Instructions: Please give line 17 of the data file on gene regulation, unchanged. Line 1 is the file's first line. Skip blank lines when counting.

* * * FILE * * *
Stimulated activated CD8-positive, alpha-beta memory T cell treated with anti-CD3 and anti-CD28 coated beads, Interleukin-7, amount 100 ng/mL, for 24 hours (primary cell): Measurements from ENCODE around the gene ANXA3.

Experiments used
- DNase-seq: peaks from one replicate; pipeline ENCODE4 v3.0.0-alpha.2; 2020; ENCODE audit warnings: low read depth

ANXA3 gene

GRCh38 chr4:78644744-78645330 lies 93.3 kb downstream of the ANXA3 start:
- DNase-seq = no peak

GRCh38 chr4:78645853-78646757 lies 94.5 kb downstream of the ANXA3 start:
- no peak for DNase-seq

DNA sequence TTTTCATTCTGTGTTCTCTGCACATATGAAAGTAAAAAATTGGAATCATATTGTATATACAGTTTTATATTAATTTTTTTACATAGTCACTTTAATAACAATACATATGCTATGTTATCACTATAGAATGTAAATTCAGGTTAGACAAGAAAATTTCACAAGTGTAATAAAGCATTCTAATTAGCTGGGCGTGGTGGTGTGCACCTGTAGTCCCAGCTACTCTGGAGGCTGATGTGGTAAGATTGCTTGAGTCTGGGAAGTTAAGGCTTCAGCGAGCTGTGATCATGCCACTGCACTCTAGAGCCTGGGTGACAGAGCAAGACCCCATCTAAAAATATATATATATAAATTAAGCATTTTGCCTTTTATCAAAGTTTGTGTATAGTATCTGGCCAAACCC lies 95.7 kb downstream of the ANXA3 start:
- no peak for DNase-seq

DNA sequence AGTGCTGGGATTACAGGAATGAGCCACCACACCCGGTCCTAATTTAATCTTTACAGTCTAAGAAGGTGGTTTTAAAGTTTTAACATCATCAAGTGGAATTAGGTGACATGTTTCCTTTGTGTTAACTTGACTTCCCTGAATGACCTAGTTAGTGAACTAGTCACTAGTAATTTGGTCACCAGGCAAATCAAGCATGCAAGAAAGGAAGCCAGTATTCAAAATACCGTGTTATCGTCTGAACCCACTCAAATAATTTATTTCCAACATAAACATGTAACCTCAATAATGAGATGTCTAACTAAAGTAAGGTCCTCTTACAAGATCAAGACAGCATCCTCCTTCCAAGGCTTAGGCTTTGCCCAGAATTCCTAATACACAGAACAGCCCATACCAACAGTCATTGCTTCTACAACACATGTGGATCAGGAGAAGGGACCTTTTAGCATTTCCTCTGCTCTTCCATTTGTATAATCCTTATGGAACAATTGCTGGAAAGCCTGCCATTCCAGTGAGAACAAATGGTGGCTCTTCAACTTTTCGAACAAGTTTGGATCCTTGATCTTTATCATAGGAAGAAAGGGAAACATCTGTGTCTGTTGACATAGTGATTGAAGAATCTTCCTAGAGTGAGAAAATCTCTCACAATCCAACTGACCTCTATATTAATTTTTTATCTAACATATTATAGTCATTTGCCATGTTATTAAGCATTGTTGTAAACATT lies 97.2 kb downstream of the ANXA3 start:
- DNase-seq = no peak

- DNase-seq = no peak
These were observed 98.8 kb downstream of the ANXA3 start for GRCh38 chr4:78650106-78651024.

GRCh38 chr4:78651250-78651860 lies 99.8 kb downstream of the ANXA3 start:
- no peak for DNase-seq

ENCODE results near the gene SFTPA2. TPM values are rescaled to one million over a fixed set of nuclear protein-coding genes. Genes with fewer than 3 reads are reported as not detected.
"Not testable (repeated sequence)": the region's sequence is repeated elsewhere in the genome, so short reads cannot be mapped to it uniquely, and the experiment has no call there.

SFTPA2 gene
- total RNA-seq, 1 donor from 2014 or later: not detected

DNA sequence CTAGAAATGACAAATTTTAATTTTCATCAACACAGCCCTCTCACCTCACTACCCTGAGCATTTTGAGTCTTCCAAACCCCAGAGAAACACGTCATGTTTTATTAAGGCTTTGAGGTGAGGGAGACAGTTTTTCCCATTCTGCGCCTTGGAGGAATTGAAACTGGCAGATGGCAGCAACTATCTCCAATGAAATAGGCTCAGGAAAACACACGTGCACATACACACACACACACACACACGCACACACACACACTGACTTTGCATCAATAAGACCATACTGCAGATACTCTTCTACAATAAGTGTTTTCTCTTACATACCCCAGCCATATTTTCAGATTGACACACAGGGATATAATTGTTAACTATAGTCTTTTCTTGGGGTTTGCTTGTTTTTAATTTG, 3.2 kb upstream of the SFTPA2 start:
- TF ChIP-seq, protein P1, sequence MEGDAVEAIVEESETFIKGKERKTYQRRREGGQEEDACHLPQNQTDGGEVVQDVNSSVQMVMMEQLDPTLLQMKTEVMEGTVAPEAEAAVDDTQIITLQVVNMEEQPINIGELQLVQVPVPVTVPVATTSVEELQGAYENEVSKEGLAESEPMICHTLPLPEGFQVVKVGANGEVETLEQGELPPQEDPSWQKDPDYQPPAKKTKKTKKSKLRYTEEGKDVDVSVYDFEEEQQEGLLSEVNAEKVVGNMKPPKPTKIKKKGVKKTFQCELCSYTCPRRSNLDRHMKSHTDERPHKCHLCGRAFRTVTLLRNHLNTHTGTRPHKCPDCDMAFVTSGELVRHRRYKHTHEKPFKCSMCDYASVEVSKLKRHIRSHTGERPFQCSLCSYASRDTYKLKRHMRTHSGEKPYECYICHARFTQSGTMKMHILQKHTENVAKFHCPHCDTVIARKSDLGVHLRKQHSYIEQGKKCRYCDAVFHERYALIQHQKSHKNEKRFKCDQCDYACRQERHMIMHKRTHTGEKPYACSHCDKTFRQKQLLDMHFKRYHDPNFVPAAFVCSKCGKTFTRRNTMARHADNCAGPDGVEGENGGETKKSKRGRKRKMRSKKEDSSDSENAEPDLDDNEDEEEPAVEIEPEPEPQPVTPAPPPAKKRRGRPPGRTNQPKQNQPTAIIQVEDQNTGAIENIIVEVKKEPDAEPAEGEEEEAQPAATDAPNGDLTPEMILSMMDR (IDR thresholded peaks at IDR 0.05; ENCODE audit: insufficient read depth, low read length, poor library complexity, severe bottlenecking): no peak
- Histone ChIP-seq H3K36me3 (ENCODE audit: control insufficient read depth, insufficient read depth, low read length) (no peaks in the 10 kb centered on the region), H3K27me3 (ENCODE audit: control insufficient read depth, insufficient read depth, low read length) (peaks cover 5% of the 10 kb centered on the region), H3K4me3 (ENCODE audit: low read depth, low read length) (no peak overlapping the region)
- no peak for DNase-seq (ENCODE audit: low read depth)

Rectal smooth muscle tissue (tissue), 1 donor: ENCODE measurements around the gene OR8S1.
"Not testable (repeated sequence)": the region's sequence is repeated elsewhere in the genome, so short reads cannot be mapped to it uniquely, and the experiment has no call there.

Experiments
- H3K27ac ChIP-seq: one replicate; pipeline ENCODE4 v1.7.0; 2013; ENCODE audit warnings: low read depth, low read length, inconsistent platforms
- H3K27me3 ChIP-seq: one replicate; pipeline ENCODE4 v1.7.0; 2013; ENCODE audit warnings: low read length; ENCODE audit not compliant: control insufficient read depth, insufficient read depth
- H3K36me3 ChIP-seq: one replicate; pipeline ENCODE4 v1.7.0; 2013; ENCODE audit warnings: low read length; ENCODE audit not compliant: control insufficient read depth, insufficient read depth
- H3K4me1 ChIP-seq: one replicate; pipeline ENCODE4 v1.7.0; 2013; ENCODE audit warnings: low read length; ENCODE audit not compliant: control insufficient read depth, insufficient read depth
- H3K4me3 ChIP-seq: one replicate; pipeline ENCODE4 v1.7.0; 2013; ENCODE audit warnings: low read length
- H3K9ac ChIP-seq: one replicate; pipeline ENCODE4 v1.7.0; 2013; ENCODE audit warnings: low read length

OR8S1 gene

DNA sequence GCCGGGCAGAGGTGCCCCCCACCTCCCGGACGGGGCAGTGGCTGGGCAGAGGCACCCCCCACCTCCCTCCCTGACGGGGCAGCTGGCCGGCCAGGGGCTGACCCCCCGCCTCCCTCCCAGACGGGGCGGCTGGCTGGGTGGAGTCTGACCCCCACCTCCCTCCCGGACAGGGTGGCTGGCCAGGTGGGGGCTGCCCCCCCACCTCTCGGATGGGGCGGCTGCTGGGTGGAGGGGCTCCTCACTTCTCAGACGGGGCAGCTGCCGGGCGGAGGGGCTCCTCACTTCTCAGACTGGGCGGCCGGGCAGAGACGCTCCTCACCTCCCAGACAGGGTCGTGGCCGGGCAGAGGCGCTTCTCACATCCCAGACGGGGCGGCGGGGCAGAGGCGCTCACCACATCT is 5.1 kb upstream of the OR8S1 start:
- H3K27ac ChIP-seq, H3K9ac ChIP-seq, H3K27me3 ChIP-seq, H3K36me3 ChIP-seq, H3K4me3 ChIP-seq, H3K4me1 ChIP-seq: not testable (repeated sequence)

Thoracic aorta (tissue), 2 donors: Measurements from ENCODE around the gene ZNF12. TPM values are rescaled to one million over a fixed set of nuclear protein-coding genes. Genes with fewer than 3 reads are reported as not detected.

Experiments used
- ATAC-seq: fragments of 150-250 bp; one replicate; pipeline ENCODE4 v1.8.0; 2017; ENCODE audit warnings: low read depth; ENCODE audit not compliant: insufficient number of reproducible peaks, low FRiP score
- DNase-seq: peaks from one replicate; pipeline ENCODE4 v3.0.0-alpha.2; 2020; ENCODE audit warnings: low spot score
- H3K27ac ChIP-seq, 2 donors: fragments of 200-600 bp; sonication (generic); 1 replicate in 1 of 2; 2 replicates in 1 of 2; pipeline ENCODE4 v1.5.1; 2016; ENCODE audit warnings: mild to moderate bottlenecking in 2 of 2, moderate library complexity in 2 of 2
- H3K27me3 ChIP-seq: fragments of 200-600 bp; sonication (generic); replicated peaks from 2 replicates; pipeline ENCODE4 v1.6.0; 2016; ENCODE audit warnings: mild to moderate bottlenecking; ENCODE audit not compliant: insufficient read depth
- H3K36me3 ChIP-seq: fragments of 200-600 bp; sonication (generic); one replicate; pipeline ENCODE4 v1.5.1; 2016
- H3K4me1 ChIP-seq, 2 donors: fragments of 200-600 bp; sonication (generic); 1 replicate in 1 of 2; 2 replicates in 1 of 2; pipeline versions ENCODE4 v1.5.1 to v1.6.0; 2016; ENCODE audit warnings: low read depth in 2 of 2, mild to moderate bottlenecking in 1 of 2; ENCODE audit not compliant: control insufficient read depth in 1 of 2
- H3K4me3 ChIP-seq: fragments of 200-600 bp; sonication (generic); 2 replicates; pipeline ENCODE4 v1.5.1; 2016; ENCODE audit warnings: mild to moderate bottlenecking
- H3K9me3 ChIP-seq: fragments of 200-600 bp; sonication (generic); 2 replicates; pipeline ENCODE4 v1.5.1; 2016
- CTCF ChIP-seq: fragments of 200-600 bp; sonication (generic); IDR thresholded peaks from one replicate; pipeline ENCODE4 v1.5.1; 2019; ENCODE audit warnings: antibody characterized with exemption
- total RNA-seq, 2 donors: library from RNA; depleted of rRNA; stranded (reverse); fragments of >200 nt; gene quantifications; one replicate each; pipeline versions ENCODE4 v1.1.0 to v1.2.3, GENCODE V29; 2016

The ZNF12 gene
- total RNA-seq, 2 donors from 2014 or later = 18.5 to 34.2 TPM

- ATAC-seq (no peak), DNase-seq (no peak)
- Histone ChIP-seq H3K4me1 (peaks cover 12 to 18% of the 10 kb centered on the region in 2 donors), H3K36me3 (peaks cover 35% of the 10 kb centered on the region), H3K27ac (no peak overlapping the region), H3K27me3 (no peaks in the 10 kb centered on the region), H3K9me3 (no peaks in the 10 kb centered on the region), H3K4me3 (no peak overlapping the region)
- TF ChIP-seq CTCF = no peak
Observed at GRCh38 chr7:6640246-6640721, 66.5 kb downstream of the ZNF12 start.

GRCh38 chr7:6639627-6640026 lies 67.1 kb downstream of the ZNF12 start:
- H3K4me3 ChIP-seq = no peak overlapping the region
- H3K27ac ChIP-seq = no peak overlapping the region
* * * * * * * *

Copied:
ENCODE results near the gene SFTPA2. TPM values are rescaled to one million over a fixed set of nuclear protein-coding genes. Genes with fewer than 3 reads are reported as not detected.